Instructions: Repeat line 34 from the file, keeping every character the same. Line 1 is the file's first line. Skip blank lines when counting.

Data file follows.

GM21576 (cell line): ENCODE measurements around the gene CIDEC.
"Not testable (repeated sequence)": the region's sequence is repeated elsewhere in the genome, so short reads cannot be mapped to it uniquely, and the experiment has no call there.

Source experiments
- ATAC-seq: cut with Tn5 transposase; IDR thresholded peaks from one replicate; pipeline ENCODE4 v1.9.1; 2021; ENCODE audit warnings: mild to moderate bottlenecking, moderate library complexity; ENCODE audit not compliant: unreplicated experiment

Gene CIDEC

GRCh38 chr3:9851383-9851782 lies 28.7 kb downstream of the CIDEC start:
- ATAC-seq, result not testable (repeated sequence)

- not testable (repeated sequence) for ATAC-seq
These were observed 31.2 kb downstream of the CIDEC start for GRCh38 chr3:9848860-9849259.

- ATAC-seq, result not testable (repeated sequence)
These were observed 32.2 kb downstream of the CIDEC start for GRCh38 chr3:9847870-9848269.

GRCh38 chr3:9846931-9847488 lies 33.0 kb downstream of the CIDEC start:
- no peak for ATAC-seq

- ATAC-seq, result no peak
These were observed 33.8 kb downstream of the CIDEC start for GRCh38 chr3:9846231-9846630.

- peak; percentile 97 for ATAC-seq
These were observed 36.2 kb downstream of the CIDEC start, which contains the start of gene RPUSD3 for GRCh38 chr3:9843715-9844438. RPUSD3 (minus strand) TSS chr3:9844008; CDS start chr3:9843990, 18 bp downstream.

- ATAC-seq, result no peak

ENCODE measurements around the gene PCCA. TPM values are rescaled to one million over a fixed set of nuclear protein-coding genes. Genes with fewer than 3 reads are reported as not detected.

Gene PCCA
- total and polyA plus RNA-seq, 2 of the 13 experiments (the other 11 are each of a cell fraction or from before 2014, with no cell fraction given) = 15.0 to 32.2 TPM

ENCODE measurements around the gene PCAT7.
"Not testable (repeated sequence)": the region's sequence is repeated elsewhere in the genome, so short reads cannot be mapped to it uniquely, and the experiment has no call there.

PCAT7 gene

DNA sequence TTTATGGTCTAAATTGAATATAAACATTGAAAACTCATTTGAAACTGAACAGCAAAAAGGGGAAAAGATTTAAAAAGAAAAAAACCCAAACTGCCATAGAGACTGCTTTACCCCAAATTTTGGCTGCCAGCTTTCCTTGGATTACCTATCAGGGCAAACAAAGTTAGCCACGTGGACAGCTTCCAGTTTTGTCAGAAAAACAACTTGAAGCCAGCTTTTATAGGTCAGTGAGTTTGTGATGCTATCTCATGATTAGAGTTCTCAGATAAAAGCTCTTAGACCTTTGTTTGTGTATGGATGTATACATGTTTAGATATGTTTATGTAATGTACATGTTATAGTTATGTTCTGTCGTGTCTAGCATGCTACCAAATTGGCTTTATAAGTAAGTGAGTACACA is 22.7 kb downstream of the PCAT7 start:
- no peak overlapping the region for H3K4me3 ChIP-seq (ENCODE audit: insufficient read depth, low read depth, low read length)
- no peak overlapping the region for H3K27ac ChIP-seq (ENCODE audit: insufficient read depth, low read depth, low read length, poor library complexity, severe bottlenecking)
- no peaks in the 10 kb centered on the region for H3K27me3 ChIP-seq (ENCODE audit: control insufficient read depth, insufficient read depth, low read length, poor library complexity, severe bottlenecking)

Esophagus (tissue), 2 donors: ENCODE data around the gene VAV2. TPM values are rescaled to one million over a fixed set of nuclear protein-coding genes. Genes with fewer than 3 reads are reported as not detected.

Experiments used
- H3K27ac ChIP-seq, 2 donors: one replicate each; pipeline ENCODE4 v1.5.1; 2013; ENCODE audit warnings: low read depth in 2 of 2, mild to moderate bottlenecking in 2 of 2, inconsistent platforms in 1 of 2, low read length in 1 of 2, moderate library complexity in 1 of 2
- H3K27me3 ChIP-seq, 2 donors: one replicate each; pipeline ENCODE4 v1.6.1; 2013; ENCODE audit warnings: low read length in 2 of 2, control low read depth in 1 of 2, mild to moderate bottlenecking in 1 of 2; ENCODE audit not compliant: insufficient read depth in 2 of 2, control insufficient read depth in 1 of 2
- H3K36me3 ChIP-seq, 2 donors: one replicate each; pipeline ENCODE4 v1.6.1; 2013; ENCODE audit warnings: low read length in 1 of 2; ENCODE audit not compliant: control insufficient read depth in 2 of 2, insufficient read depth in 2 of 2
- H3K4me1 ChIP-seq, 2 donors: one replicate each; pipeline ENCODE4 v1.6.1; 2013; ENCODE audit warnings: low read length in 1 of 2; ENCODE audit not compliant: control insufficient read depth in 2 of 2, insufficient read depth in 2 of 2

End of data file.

- H3K4me1 ChIP-seq, 2 donors: one replicate each; pipeline ENCODE4 v1.6.1; 2013; ENCODE audit warnings: low read length in 1 of 2; ENCODE audit not compliant: control insufficient read depth in 2 of 2, insufficient read depth in 2 of 2